The International Monetary Fund (IMF) has further downgraded its economic outlook for the Philippines, with the Washington-based multilateral lender projecting gross domestic product (GDP) to shrink by 3.6 percent this year.
The updated GDP forecast in the IMF’s World Economic Outlook (WEO) June 2020 Update report reversed a projection last April of a 0.6 percent GDP growth for the Philippines in 2020. The report was released on Wednesday night (June 24).
The IMF’s updated GDP projection for the Philippines painted a picture darker than government estimates of a negative 2-3.4 percent growth.
The IMF nonetheless projected the Philippine economy to revert to growth next year with a 6.8-percent expansion.
“The downward revision to growth forecasts is mostly attributable to larger-than-expected supply disruptions related to COVID-19 and weaker demand in major trading partners,” said IMF resident representative in the Philippines Yongzheng Yang in an e-mail.
He was referring to the impact of the lockdown imposed in mid-March, said to be among the most stringent in the region, which sent to paralysis at least 75 percent of the economy.
“We now expect the resolution of COVID-19 to be more gradual, and hence the impact of the pandemic on economic growth to be larger and longer than previously anticipated,” Yang said.
“With the latest downgrade of the global outlook, the external environment for the Philippines has also worsened,” Yang added.
The IMF expected the global economy to shrink by 4.9 percent this year, 1.9-percentage points lower than the estimate in April.
“The adverse impact on low-income households is particularly acute, imperiling the significant progress made in reducing extreme poverty in the world since the 1990s,” the IMF said.
In the case of the Philippines, Yang said the policy fiscal and monetary responses by the government and the Bangko Sentral ng Pilipinas (BSP) to fight the health and socioeconomic crises caused by the COVID-19 pandemic so far were “appropriate.”
“Fiscal measures have rightly targeted the health sector, the vulnerable people, and affected businesses. Monetary policy responses have been swift, with cuts on the interest rate and banks’ reserve requirements,” Yang said.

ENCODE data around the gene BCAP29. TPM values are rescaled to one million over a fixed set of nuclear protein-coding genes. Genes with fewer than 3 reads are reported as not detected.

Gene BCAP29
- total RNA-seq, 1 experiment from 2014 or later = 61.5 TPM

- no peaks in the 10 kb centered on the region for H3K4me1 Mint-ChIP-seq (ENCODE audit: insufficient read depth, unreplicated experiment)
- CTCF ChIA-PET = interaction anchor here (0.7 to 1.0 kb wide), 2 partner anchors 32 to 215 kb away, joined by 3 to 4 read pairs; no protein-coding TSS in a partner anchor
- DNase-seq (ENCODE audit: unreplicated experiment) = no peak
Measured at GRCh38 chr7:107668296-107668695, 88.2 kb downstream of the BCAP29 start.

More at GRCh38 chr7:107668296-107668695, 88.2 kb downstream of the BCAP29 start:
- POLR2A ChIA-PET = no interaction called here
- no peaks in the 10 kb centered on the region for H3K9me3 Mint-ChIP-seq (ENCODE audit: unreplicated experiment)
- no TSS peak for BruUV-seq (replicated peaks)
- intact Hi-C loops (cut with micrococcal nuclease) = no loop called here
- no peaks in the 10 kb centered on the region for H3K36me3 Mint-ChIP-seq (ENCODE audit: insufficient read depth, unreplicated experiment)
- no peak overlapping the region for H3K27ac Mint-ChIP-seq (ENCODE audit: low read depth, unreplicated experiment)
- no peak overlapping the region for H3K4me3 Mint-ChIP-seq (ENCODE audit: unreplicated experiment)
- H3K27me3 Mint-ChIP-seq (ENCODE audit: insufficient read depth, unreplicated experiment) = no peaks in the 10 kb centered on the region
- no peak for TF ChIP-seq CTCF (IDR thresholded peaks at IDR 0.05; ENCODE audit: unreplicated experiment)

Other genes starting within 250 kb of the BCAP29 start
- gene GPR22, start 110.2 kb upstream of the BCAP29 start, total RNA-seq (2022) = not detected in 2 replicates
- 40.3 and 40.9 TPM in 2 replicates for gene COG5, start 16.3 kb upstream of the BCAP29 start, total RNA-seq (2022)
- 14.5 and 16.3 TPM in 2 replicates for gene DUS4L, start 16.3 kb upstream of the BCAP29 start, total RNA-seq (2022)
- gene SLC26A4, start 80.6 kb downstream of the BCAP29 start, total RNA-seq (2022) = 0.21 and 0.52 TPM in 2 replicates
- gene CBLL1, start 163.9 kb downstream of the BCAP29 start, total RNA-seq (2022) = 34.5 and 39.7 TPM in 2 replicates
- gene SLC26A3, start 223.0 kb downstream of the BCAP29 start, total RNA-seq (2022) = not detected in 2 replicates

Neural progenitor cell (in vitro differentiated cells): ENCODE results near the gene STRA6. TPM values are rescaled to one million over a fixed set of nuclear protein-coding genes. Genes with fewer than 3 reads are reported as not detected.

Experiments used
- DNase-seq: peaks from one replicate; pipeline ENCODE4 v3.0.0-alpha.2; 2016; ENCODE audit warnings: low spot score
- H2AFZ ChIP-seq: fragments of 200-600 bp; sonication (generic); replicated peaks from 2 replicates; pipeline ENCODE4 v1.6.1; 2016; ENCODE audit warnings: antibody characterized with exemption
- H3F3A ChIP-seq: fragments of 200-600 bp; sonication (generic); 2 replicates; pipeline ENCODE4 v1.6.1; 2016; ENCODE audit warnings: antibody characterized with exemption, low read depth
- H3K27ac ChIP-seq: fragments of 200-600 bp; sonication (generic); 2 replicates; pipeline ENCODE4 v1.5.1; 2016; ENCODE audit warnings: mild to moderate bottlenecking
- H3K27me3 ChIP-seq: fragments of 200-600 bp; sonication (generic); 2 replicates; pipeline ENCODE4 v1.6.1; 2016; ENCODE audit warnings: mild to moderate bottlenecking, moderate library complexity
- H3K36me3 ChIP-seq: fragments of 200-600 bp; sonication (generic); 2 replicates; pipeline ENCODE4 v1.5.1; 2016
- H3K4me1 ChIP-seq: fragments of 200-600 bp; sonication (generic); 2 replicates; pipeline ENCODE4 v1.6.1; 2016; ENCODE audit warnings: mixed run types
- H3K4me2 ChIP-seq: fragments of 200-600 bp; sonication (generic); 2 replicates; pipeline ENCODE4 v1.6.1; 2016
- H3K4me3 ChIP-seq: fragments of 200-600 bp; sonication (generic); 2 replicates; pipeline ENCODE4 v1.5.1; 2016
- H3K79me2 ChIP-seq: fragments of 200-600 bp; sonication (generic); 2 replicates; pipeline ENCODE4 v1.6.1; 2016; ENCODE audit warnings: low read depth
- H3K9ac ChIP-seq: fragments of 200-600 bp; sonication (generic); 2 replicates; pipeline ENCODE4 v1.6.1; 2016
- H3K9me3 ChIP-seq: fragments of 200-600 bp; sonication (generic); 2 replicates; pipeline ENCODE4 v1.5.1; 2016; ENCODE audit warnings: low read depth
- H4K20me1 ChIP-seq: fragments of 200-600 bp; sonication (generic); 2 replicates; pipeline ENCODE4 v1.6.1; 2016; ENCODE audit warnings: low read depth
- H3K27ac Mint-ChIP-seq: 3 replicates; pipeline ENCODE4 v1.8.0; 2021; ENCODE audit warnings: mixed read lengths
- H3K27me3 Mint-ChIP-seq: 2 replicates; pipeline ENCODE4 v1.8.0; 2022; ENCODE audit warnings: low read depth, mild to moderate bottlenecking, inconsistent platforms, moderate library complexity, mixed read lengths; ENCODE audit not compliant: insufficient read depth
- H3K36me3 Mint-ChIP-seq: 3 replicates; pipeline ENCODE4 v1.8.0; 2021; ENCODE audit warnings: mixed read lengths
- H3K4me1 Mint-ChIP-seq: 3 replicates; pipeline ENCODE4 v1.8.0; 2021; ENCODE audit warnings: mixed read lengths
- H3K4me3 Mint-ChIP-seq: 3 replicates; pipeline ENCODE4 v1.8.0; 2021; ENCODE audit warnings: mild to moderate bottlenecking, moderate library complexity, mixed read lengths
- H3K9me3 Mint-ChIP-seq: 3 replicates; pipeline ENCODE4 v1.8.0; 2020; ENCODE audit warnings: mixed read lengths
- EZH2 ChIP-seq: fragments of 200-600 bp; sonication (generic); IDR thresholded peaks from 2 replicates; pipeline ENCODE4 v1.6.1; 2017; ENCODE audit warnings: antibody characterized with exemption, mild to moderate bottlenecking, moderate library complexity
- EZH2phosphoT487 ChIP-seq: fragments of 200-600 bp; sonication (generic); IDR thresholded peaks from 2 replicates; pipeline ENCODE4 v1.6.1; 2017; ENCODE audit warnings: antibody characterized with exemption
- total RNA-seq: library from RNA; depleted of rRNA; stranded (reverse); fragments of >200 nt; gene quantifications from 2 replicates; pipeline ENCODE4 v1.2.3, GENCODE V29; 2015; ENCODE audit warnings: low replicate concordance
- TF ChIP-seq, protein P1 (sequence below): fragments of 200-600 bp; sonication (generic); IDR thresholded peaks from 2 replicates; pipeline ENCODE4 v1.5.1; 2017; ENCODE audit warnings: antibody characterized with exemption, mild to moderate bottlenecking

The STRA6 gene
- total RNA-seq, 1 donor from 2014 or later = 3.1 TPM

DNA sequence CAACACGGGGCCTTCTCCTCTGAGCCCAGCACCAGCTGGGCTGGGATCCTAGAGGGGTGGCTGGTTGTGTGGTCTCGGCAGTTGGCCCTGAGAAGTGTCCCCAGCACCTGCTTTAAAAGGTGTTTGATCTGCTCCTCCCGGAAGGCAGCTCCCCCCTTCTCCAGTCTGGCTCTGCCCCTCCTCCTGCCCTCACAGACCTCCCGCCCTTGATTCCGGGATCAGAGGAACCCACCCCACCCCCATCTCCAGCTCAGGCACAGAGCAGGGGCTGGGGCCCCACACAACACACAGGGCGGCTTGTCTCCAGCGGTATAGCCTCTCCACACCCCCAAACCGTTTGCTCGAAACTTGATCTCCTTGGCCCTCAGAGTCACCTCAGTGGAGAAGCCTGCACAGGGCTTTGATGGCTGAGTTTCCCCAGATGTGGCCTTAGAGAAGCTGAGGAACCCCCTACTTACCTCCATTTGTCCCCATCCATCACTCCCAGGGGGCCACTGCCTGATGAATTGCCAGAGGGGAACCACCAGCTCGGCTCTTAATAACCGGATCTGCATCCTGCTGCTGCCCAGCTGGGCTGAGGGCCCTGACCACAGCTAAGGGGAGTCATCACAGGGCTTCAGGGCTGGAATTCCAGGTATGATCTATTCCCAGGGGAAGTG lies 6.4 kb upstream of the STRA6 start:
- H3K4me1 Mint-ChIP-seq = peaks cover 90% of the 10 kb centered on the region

“To protect the recent progress on poverty reduction, social protection programs should be strengthened as current temporary income support measures are phased out,” he said.
“Moreover, speedy policy implementation will be crucial to mitigate the scarring effects of COVID-19 on the economy,” Yang added.
As the legislative and the executive branches of government finalize bills aimed at a “V-shaped” economic recovery, Yang said “the Philippines still has some policy space for additional stimulus if needed.”
“Owing to prudent debt management over the recent years, the Philippines’ public debt-to-GDP ratio is well below the emerging market average,” Yang said.
“The government therefore has room to provide additional fiscal support, as needed, to the health sector, affected people and businesses. There is also room to cut further the policy rate and banks’ reserve requirements,” he said.
“Moreover, the Philippines has accumulated ample international reserves as a policy buffer against disorderly market conditions,” Yang said.
Economic managers had said they will only allow COVID-19 stimulus packages equivalent to 9 percent of GDP, which is median in the country’s Asean neighbors and other emerging market economies.
The Cabinet-level Development Budget Coordination Committee (DBCC) had projected the end-2020 budget deficit to already reach P1.613 trillion, equivalent to 8.4 percent of gross domestic product (GDP).
Asked if the IMF would recommend widening the budget deficit beyond 9 percent of GDP, Yang replied: “Whether to increase the deficit further or not depends on the need, considering the pros and cons of such a move.”
On Wednesday, Finance Secretary Carlos G. Dominguez III reiterated that “we have allowed for a much-larger budget deficit because it is what public health requires.”
“But we cannot banish the basics of fiscal discipline at the risk of bringing ourselves to bankruptcy or severe unsustainable indebtedness,” Dominguez said.
“We might have managed the surge in infections so far. But, as epidemiologists warn, we could face a second wave of infections,” he said.
“Prudence dictates that we keep our powder dry. We should be able to finance fighting the second wave should this happen,” said the finance chief.
“We have to be very pragmatic as we confront a health crisis whose end we yet do not see. Presented with a variety of options for stimulus programs, we can only afford to finance those that will work best,” Dominguez added.
“A generous stimulus package may be ideal. But if it is unfundable and unsustainable, then it is just wishful thinking,” Dominguez told an online forum.
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